Bigger daigou merchants are likely to register as companies, pay taxes and become legitimate businesses, while smaller ones will probably close shop, says CMR’s Cavender. “The lady who sells a small volume of merchandise through her WeChat group isn’t going to want to deal with the complicated paperwork and accept low margins.”
With that in mind, Chinese consumers may end up paying higher prices for imported goods in high demand, like luxury goods and nutrition supplements, he says. With fewer gray-market options, “it will be harder to get a good deal,” he says.
By the same token, Beijing is mindful of ensuring fair competition in the e-commerce market, notes Mark Tan, a partner at Taylor Wessing in Shanghai. “The law addresses the complaints of licensed importers—that daigou merchants have an unfair advantage because they don’t play by the rules,” he says.
Another group of operators affected by the law are overseas sellers without a physical presence in China. Before the law was enacted, they could sell goods to Chinese consumers from overseas without registering as a business in China or paying taxes there. Those days are apparently over.
The e-commerce law applies to all e-commerce business activities within China’s borders, therefore including the sale of products on a Chinese e-commerce platform by a foreign business, even if they do not have a Chinese entity. According to the American Chamber of Commerce, even the sale of products on a foreign website by a foreign entity to a consumer in China will likely also be considered to have occurred within China and therefore subject to the e-commerce law.
International law firm Harris Bricken highlights that it may be challenging for foreign companies, especially smaller businesses, to comply with these requirements. Already, some foreign stores that used to ship their products directly to China for their online sales have rather opted to open shops on large Chinese e-commerce platforms through a Chinese distributor or subsidiary. Others have pulled out of the Chinese market entirely.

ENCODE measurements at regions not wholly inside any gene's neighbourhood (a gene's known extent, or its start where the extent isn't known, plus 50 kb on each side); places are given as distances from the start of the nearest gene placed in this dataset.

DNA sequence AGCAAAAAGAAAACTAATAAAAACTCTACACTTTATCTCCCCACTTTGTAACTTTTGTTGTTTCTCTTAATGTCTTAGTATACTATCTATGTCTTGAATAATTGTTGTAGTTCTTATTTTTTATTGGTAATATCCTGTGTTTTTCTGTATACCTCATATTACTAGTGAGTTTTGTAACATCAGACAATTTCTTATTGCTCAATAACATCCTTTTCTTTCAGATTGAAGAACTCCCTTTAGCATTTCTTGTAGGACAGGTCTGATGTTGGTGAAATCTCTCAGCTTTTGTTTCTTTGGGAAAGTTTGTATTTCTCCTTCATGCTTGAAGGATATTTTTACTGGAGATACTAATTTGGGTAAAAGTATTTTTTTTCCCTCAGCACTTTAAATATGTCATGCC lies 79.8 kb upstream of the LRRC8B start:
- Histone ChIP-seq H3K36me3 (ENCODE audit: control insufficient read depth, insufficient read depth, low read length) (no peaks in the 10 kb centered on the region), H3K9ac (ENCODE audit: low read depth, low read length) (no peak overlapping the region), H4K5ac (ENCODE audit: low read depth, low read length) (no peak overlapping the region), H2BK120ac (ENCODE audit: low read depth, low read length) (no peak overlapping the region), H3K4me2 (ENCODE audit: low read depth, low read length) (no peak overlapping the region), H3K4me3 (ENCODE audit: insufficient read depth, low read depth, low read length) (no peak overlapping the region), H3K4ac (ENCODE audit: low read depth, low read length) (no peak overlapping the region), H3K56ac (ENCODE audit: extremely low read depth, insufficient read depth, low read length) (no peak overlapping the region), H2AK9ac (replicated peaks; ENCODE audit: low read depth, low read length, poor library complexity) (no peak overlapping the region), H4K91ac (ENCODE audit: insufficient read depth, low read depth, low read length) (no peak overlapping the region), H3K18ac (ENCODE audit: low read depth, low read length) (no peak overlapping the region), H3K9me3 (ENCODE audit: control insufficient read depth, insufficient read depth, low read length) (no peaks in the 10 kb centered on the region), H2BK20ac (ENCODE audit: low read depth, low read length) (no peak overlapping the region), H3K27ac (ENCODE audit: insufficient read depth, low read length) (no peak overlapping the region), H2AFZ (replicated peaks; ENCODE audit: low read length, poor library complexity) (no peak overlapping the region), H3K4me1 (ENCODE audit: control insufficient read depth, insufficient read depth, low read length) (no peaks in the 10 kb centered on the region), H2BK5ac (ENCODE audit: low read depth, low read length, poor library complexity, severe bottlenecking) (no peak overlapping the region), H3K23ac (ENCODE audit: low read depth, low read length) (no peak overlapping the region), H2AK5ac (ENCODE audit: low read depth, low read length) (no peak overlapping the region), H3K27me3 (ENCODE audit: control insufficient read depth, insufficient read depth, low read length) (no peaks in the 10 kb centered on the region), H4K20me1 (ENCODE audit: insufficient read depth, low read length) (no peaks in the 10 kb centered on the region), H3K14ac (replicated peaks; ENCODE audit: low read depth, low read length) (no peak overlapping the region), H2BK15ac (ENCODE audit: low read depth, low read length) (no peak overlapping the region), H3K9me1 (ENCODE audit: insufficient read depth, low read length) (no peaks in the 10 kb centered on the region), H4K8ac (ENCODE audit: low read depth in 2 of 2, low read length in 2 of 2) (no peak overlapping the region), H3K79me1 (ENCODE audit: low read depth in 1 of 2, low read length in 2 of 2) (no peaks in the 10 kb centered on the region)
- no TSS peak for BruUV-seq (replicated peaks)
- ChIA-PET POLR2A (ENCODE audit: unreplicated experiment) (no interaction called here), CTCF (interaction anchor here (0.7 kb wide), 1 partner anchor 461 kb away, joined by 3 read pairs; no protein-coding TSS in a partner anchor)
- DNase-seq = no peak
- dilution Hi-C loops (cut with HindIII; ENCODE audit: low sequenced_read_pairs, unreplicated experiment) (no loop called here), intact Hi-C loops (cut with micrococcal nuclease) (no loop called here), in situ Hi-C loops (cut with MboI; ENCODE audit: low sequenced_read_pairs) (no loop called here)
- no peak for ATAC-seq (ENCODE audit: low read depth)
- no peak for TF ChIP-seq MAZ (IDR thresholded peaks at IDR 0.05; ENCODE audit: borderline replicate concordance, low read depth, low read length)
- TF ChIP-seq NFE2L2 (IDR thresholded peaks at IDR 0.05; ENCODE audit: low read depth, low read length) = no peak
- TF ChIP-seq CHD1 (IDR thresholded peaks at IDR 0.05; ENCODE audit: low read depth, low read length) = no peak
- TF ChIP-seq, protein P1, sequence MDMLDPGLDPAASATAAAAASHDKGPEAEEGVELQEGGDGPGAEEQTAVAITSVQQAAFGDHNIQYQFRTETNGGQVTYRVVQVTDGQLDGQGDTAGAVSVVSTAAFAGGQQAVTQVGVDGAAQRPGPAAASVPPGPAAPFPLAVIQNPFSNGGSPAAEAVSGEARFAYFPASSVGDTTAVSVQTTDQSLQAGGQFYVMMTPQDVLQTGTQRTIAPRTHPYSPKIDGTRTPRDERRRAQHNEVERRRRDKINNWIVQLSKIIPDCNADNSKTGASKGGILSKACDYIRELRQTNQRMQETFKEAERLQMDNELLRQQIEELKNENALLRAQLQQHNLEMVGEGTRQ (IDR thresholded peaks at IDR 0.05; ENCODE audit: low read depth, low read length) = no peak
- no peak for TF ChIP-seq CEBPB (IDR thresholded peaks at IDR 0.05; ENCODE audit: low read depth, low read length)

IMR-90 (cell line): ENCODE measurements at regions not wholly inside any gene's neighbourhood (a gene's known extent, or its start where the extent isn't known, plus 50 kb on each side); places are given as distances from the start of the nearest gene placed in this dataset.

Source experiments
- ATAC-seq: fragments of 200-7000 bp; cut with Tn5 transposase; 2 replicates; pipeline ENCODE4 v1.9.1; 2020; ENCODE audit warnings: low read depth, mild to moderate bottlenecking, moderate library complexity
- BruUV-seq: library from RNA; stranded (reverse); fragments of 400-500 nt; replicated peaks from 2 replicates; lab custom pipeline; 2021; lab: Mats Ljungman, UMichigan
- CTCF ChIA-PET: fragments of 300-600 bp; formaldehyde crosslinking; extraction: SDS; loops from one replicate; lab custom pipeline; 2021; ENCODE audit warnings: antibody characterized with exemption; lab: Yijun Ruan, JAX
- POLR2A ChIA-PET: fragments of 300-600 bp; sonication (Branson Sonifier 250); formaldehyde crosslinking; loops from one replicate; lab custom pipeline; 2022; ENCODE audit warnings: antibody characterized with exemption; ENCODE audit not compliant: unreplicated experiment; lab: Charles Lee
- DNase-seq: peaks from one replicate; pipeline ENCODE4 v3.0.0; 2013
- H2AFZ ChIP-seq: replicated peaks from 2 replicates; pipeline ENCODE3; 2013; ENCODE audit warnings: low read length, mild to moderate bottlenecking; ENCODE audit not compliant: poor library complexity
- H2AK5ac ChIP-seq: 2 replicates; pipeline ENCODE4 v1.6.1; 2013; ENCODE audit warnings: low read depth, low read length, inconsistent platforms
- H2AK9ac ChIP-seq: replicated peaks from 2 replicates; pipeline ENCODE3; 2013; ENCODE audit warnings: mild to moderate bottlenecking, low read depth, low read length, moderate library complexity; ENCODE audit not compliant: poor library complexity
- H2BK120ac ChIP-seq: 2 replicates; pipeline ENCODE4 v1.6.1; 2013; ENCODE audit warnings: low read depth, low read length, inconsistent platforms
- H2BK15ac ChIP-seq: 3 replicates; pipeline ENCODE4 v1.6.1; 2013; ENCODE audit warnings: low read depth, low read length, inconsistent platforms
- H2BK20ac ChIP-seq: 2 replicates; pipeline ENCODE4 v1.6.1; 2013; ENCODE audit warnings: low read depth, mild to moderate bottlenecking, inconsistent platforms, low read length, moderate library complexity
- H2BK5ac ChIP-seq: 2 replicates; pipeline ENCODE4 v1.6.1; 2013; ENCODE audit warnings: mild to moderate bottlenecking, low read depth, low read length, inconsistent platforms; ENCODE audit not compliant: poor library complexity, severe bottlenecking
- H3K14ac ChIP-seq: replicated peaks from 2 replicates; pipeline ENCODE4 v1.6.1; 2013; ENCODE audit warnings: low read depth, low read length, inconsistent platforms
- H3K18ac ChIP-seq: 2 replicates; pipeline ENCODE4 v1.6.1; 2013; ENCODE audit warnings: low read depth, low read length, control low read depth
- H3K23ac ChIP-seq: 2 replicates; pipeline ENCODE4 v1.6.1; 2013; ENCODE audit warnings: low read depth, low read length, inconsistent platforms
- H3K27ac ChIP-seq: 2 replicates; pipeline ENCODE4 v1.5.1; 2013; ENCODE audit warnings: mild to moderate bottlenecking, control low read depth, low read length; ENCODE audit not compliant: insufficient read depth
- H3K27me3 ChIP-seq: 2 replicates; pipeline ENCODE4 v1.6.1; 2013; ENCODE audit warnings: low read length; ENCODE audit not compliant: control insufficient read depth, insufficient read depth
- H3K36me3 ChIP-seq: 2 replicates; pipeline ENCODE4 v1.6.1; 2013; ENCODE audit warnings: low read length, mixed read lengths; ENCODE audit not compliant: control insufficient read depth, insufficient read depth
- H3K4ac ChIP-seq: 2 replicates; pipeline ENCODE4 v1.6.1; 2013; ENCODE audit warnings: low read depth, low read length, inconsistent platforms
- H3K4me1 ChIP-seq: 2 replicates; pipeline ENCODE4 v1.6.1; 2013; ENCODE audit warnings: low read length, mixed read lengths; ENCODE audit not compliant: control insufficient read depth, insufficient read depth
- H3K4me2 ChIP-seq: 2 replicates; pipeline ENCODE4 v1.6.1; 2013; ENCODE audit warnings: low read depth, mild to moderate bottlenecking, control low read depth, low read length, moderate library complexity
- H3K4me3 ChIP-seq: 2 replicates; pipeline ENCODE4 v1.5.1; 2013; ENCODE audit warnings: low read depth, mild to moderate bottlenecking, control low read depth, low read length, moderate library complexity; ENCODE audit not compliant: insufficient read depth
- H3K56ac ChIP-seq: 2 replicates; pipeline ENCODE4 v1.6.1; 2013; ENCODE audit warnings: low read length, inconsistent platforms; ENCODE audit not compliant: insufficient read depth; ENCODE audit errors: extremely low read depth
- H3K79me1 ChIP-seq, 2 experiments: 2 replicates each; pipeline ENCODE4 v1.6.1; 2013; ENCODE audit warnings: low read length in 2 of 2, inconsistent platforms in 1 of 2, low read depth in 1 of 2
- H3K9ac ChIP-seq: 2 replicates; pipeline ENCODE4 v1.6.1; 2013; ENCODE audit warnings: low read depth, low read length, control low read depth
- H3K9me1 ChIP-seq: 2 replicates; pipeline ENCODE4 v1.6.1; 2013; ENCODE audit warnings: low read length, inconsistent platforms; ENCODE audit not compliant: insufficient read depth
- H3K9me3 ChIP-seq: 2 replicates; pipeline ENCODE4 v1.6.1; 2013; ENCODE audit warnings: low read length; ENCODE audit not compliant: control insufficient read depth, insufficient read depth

There could also be a significant impact on the cross-border delivery model, says Taylor Wessing’s Tan. “The law gives Chinese authorities regulatory oversight over vendors outside of China selling to Chinese consumers,” he says. Those who fail to comply with the law could be subject to punitive measures, such as having their goods detained or their website blocked in China.
“Operating onshore [in China] will become more expensive, but will be necessary to mitigate risk,” he says.
The devil is in the implementation
E-commerce industry stakeholders are watching carefully to see how Beijing enforces the law. While they agree that Beijing intends for the law to create a more orderly e-commerce environment, it is unclear how effectively the law will be implemented.
“It’s a question of manpower and political will,” says Matthew Dresden, a partner and China expert at international law firm Harris Bricken. “We’ll see if it has teeth.”